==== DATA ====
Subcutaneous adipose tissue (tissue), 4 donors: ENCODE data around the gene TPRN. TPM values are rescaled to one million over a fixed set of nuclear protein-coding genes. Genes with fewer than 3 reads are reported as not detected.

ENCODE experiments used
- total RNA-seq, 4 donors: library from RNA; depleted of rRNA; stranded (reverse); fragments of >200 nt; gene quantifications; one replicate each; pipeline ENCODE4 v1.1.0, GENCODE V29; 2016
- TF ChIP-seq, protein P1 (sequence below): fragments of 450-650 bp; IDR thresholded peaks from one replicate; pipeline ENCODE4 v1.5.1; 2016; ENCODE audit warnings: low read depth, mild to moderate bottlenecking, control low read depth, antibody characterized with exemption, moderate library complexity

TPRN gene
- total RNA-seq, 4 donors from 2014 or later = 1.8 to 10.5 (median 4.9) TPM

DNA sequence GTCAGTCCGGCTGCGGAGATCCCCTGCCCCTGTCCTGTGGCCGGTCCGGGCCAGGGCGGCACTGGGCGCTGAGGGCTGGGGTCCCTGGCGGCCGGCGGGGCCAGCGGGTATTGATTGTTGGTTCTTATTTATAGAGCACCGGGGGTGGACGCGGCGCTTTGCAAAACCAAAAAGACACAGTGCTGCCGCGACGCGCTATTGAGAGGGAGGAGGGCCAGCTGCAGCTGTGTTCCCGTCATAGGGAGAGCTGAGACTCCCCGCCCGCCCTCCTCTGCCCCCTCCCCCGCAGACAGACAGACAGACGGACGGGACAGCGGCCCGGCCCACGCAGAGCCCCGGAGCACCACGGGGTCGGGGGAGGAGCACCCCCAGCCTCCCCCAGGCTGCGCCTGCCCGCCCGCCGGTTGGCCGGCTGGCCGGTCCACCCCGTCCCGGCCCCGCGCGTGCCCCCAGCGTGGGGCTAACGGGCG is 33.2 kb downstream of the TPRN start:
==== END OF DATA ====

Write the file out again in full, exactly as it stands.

Subcutaneous adipose tissue (tissue), 4 donors: ENCODE data around the gene TPRN. TPM values are rescaled to one million over a fixed set of nuclear protein-coding genes. Genes with fewer than 3 reads are reported as not detected.

ENCODE experiments used
- total RNA-seq, 4 donors: library from RNA; depleted of rRNA; stranded (reverse); fragments of >200 nt; gene quantifications; one replicate each; pipeline ENCODE4 v1.1.0, GENCODE V29; 2016
- TF ChIP-seq, protein P1 (sequence below): fragments of 450-650 bp; IDR thresholded peaks from one replicate; pipeline ENCODE4 v1.5.1; 2016; ENCODE audit warnings: low read depth, mild to moderate bottlenecking, control low read depth, antibody characterized with exemption, moderate library complexity

TPRN gene
- total RNA-seq, 4 donors from 2014 or later = 1.8 to 10.5 (median 4.9) TPM

DNA sequence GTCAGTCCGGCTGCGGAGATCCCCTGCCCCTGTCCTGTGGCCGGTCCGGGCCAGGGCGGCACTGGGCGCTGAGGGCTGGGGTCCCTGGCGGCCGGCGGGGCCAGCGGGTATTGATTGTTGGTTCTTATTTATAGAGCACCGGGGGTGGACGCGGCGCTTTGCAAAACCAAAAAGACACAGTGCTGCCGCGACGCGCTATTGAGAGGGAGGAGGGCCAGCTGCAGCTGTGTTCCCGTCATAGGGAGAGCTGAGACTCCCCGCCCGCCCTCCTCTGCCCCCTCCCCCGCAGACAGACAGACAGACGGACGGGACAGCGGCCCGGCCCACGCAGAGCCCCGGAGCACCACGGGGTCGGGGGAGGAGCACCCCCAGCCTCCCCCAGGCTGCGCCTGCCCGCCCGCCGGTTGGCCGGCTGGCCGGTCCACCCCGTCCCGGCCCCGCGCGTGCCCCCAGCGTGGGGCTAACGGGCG is 33.2 kb downstream of the TPRN start: